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5 Ways To Avoid The Self-Employed Bad Credit Trap

If you’re self-employed, are you destined to have bad credit?  Looking at my client roster, you’d think so.

Over the course of my career I’ve helped self-employed people of all stripes with bill problems.  From the solo attorney with a $35,000 American Express debt to the taxi driver with tax problems, I’ve seen a ton of money woes when it comes to those who “eat what they kill.”

Over the years I’ve seen some common mistakes made by these entrepreneurs, and have come to realize that bad credit doesn’t come with the territory.

All you need to do is take these five common mistakes to heart.

They Don’t Keep Taxes Separate

When you’re self-employed, nobody’s taking out taxes on your behalf.  Therefore, you’re going to need to do it on your own.  The best move is to open up a separate checking account for your venture and put 50% of your income into it.  Do it as soon as you make a deposit into your main business account or you’ll be tempted to dip into the till.

Escrowing for your end-of-year tax debt is smart because you won’t end up scrambling every quarter to pay the government.  Cut the check and move on, avoiding those late filing penalties and the possibility that you’re going to pay your tax debts with credit cards or lines of credit.

50% is on the high side, but that shouldn’t cause you to reduce the amount.  Rather, you’ll get the equivalent of a tax refund each year.  Better yet, you can put the extra money towards next year’s amount due.

They Don’t Turn Credit Card Debt As A Fixed Loan

Self-employed people use credit cards to fund short-term operating expenses such as office supplies and utility bills.  Most often, the rationale is that using the credit card is good for accruing travel rewards and the like.

Nothing wrong with that, but if you’re using the credit card then you should be looking at is as a fixed loan in the amount of the total credit line.

For example, let’s say you’ve got a Visa card with a $20,000 limit.  Assume you’ve got a loan of $20,000 and figure out a repayment schedule that would pay off the debt in 5 years with interest.  Now you can use that payment amount as a budgeted expense each month, sending the payment into the credit card company regardless of what you actually owe at any given point in time.

No longer are you getting the statement and figuring out how much to pay – you’re paying the same each month.  You can use your card more readily now because the monthly expense is fixed and based on your “worst case scenario” of owing the maximum.

They Mix And Match Expenses

Your business is one part of your life, but not all of it.  Regardless of the size of your venture, you don’t want to pollute the financial waters by mingling personal and business income and expenses.  Keeping it separate also helps when you itemize your deductions each year for tax purposes.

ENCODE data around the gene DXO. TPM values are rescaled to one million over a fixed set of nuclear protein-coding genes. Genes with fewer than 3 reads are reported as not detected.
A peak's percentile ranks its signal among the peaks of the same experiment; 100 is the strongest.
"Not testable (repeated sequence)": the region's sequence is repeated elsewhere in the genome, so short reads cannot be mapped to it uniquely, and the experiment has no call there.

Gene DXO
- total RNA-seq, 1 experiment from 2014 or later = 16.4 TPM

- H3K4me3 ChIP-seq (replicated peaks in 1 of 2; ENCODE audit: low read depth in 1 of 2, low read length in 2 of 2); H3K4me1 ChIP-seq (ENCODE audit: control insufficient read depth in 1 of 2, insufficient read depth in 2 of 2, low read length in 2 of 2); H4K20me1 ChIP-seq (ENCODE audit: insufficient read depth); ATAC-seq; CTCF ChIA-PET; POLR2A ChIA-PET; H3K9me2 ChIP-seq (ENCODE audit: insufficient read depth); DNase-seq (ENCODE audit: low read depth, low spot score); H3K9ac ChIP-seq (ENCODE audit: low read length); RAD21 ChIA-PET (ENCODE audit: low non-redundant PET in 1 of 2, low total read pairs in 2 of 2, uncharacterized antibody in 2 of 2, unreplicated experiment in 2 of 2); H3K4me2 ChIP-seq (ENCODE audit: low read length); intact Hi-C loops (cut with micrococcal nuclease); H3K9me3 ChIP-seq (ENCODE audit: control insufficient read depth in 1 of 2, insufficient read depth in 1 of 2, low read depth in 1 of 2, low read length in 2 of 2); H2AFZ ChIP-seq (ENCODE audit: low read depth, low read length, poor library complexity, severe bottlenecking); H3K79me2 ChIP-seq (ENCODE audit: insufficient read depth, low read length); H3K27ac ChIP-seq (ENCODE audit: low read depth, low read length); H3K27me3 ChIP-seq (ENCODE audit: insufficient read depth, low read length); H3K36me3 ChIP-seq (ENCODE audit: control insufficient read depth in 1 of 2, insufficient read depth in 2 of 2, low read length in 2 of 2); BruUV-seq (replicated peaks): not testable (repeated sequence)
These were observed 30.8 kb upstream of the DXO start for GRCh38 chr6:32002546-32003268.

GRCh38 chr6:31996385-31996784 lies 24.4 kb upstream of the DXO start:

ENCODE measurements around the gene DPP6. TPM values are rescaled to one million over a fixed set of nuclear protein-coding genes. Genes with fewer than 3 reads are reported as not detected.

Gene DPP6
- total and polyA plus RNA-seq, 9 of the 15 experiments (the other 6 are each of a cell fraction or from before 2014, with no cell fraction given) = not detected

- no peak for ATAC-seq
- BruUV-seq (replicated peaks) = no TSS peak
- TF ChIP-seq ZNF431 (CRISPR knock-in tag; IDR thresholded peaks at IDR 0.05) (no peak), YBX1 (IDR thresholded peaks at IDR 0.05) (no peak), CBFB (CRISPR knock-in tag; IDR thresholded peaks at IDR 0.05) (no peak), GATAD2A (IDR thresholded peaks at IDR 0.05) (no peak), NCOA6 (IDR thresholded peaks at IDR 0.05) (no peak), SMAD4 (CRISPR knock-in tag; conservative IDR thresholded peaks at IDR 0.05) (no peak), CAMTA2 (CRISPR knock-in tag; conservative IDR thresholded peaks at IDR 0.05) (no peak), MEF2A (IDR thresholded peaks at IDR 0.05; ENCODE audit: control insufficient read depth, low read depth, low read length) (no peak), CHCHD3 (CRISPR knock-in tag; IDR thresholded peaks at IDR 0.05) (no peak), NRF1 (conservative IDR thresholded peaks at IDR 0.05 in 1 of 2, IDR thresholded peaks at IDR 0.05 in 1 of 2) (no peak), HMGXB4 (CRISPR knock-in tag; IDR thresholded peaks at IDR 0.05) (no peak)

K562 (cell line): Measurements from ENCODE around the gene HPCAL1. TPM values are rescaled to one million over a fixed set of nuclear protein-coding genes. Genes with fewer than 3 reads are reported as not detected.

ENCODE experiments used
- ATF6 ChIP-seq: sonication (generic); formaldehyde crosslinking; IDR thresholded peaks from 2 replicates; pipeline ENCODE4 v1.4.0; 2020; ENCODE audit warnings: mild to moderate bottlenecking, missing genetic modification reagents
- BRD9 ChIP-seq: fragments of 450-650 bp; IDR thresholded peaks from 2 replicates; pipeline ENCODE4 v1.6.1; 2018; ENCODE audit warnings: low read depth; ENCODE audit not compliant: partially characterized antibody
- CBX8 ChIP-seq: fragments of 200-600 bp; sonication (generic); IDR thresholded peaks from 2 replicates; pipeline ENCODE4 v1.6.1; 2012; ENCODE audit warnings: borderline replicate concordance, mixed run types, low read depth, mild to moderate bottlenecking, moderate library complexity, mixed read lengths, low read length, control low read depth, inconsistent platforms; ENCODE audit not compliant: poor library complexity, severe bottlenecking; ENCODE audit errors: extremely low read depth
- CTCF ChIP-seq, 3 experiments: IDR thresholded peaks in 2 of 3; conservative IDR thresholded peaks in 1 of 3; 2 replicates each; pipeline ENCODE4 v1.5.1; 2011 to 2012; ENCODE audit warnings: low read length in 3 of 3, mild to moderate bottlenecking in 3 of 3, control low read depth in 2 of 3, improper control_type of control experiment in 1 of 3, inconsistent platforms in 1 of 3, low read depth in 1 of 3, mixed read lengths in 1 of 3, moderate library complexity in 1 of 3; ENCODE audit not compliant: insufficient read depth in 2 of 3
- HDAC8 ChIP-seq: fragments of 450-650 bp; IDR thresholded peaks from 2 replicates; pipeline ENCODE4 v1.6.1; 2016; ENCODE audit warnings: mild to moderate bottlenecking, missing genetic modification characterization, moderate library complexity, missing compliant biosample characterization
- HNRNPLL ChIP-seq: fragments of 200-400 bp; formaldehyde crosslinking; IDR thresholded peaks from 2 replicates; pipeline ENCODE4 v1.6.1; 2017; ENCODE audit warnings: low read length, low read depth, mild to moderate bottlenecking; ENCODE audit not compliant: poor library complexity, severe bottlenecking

They Forget To Check Their Credit Report Regularly

Your personal credit is important when you’re self-employed because every transaction is going to rely on it.  Opening an account with the postal scale folks, getting insurance for the business, equipment leases and the like all depend on what your credit report says about your ability to pay on time and meet new obligations.

If there’s an error on your credit report, you need to attend to it immediately.  One inaccuracy could mean worse business terms for you, which translates into more money out of your pocket each month.

They’re Too Optimistic

Self-employed people wear rose-tinted glasses.  That’s good because without optimism nobody would start a business.  But you’ve got to remember to temper that with some solid planning for the future.

Business may be great this month, but our economy is cyclical.  There are bound to be bad times, just as there will be good ones.  To hedge against the downturns, create a personal and a business budget focusing on the necessities as well as the extras.  Keep an eye out for what you’re going to need to keep the business going in tough times, as well as what you can jettison without compromising operations.

To that end, keep a backup plan at the ready.  If things go sour for too long, you’re going to want to know you can get out from under the weight of a failing business in an orderly fashion.  Know how long is too long so you don’t end up in a mess of red ink because you were optimistic in the face of a grim reality.

Image credit:  Stéfan

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By |April 16th, 2012|

About the Author:

I've been a consumer protection lawyer since 1995, working to help people end their bill problems. I'm a faculty member at the Student Loan Law Workshop, a nationally recognized speaker, and a long-time member of both the National Association of Consumer Bankruptcy Attorneys and National Association of Consumer Advocates.
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